Sundays are the best day for rest and preparation.
If you prepare for the week ahead you can guarantee success by having a map to follow. One thing to remember when writing/drawing this map is to be realistic. If you set unrealistic plans you will be setting yourself up for failure.
What is Metabolic Testing?
Physiologic evaluations based on actual oxygen consumed and carbon dioxide produced for:
- Resting Metabolic Rate – a measurement of calories used to maintain basic life functions such as circulatory, respiratory and brain function. RMR typically accounts for 60-75% of total energy used in a healthy person.
- Exercise Metabolic Rate – measurements used to determine the efficiency and types of fuels used (fats or sugars) during exercise.
- Aerobic Base – a zone based on heart rate that tells you where you are most efficient at utilizing fat as an energy source.
- Lactate Threshold (LT) – a marker that determines your maximal sustainable exercise intensity during which you burn fat and sugars. Beyond the LT, anaerobic metabolism begins to take over and glucose is predominately used as an energy source.
- VO2 Max -the maximum volume of oxygen that the body can consume during intense, whole-body exercise, expressed as liters per minute (L/min) or milliliters per kg bodyweight per minute (ml/kg/min). This number is largely genetically predetermined.
- Laboratory tests utilizing blood, urine and/or saliva to determine:
- how your body produces and utilizes energy at a cellular level.
- factors and imbalances that influence energy metabolism.
What are the Benefits of Metabolic Testing?
Information obtained through metabolic testing enables us to design individualized programs to help optimize your health and performance.
- Learning to exercise at an intensity relative to your metabolism determines the efficiency and effectiveness of your workouts and weight management program. When exercising too hard, your metabolism uses primarily sugars which can leave you feeling hungry, tired and sore afterwards. Too low of an exercise intensity doesn't challenge your metabolism to reach optimal levels and diminishes fitness improvements and weight goals.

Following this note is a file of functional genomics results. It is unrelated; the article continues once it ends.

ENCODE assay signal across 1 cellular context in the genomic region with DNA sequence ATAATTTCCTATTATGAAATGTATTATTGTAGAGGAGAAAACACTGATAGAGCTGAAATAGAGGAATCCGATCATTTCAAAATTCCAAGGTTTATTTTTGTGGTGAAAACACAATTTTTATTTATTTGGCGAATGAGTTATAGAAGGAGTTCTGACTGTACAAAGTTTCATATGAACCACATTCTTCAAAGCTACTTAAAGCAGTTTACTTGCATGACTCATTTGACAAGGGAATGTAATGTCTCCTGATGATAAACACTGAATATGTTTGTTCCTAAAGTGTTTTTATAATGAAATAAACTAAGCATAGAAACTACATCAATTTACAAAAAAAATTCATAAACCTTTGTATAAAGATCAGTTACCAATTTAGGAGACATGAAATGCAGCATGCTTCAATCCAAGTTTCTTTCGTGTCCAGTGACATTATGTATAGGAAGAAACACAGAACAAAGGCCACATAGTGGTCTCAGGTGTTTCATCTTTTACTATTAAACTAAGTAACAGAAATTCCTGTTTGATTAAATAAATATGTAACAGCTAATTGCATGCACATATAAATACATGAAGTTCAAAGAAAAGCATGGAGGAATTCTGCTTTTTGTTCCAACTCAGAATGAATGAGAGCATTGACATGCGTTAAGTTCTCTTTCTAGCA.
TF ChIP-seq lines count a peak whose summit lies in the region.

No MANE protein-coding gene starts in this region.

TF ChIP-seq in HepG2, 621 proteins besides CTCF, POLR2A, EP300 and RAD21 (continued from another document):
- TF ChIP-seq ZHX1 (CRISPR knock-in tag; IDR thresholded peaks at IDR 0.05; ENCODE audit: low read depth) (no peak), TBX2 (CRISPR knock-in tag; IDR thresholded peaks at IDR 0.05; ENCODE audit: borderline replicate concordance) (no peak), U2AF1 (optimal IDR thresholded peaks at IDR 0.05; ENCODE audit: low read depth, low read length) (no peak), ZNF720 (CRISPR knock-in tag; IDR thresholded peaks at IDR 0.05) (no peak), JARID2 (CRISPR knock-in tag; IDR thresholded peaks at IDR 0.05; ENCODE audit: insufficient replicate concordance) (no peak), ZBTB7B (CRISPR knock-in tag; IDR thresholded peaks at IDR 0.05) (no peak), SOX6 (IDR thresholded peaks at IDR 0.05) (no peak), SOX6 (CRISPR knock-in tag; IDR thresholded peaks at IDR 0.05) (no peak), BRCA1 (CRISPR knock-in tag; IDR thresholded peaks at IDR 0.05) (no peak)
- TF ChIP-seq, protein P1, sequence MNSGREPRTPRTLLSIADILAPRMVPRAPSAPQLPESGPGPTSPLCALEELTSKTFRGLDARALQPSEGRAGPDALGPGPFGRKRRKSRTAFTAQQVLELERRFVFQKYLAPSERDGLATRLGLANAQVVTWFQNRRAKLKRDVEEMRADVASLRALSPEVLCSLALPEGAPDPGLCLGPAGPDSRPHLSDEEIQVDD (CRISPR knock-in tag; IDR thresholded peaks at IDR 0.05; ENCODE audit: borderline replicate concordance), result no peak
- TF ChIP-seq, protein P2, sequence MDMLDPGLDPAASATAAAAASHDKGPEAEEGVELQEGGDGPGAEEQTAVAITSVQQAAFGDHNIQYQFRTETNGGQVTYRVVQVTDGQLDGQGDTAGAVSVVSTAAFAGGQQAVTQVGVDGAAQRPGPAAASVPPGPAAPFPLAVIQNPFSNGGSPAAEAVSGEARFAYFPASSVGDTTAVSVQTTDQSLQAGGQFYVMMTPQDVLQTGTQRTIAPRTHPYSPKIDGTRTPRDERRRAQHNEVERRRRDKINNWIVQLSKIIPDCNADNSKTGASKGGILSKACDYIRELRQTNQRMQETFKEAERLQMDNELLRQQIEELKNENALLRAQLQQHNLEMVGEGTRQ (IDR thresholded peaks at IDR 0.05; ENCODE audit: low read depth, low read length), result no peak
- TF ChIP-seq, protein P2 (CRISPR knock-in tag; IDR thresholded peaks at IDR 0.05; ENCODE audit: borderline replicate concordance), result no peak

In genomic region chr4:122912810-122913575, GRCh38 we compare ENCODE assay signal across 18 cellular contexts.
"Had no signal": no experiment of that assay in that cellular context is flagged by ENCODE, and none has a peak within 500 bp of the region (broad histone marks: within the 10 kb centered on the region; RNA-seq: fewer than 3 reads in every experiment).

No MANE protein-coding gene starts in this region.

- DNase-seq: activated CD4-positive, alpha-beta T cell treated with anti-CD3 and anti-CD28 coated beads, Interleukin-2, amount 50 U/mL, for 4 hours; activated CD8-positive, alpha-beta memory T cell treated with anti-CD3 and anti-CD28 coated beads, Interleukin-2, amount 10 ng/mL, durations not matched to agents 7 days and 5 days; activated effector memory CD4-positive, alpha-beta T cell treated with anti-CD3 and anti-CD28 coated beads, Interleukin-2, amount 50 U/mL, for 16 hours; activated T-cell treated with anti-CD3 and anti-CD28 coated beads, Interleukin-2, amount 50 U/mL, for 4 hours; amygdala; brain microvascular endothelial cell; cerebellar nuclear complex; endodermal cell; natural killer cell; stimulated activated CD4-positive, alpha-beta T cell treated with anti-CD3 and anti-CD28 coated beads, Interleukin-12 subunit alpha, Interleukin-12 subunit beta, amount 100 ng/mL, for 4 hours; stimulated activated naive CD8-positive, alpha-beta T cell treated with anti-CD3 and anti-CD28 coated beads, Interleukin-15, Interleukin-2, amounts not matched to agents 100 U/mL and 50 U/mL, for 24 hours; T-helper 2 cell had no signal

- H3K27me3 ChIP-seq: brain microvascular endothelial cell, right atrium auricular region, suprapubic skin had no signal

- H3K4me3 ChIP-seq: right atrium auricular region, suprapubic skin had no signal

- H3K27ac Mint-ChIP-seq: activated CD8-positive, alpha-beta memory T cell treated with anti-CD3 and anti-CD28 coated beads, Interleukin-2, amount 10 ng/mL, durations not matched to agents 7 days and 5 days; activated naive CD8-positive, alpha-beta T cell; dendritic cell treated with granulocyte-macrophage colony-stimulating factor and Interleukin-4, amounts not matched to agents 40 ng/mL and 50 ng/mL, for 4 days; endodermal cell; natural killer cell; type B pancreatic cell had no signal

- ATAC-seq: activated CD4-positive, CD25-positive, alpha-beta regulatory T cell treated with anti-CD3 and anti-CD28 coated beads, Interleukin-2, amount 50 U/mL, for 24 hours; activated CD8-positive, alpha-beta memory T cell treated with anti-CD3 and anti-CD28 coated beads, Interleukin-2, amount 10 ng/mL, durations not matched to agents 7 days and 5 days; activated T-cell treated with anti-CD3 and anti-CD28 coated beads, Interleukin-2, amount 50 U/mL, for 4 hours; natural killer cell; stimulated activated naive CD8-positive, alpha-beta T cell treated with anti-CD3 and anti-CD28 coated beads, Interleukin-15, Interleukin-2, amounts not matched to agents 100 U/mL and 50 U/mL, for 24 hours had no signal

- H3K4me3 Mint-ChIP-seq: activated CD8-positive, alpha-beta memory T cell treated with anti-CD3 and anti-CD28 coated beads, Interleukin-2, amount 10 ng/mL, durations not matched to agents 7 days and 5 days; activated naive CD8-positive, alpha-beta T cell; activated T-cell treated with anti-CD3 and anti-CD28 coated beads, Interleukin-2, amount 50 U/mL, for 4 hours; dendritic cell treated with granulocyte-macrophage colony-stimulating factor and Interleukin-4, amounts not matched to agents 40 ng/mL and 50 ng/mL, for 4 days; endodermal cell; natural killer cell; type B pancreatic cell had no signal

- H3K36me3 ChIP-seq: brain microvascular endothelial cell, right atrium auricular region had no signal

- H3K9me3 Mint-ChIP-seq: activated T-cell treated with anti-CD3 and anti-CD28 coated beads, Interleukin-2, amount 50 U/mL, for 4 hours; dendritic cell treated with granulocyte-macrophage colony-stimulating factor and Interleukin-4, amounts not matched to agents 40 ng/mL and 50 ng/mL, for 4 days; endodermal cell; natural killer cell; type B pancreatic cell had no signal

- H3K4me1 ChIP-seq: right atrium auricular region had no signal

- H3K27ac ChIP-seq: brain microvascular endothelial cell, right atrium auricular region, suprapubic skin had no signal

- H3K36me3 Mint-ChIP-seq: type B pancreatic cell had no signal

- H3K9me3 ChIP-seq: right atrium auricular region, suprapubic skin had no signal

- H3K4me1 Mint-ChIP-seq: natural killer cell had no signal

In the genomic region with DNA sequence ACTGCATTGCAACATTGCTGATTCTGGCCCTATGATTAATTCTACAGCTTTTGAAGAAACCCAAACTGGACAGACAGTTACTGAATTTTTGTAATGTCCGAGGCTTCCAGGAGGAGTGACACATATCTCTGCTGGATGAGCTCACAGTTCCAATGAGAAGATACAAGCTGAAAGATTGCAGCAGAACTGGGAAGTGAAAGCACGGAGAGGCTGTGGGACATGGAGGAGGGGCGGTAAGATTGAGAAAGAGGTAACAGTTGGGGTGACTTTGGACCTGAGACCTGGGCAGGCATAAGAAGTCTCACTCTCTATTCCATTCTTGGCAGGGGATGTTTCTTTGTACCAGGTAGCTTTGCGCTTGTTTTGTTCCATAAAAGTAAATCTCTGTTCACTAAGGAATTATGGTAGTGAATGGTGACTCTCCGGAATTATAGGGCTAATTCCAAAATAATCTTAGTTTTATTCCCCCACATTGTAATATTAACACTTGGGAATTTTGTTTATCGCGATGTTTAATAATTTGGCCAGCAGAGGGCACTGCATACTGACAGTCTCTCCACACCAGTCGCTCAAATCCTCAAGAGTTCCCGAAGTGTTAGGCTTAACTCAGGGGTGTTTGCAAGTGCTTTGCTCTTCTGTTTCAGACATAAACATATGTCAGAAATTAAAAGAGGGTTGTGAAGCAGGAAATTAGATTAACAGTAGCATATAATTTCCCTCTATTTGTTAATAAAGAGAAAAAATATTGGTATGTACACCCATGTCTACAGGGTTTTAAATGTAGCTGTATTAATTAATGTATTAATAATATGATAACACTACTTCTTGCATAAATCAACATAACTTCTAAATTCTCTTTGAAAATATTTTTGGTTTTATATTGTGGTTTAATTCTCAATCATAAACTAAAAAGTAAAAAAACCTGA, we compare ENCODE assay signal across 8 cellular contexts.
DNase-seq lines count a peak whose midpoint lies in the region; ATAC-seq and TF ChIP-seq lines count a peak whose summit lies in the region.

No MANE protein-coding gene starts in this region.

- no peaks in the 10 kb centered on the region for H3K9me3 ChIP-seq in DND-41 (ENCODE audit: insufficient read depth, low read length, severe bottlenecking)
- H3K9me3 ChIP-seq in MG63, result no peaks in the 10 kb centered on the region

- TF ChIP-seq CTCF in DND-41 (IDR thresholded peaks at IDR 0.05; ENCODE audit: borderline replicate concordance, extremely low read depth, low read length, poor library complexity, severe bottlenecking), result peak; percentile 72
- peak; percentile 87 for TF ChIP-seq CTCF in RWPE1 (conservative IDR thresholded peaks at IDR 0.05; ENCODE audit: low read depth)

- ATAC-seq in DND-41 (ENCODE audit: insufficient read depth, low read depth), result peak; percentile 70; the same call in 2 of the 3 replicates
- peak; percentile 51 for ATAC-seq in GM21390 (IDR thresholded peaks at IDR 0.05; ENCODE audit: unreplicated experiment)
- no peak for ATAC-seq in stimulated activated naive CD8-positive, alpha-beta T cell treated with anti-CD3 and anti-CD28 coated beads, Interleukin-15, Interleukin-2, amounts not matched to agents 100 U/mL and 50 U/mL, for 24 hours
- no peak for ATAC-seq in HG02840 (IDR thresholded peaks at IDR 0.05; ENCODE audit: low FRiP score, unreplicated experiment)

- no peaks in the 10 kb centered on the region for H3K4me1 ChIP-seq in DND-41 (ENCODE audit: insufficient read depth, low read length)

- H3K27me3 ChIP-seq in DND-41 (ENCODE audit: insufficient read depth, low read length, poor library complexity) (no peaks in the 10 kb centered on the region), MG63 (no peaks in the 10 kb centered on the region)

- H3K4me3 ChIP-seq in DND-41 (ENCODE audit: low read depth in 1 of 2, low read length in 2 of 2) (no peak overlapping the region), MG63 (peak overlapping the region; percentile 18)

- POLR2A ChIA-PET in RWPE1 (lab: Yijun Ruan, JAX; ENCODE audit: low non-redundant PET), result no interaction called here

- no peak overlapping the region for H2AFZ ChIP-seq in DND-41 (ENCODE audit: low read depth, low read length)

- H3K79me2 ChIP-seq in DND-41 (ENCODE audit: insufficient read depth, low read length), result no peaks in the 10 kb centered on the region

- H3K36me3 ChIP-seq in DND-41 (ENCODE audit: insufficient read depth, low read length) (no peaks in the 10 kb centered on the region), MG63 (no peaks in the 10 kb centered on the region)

- Taking a laboratory “peek” at your cellular metabolism defines those influencing factors affecting energy production. Imbalances of hormones and nutrients, the presence of toxins that can overload detoxification pathways and food sensitivities and allergies disrupting gastric-intestinal balance all influence optimal metabolic processes.
Is Metabolic Testing Right for You?
Absolutely! Through metabolic testing you have taken the first step towards making your metabolism work for you. Understanding how your body's metabolism works will give you the tools to lose fat while retaining muscle, increase energy levels and bring back that spring in your step and sparkle in your eyes!
Follow our program and you will see results in just a matter of weeks.
Lately you have probably been seeing a commercial by Dr. Scholls where a personal trainer is promoting shoe inserts that solve the problem of shin splints and other issues.
This is complete false advertising! A shoe insert can not correct a musculature issue. The lower leg and foot issues are from overactive or under active muscles which need to be corrected by strengthening and stretching exercises. In regards to shin splints it is a combination of overactive muscles and under developed muscles, which are typically engaged by running on different surfaces causing unused muscles to activate and overactive muscles to take over and apply pressure to the tibia. When the pressure is placed on the tibia it causes minor hairline cracks if the issue is not addressed when you first notice the pain.
Wearing a different shoe insert will not correct this issue! Please do not listen to Trainers that sell out to make a buck.
Set the Right Goals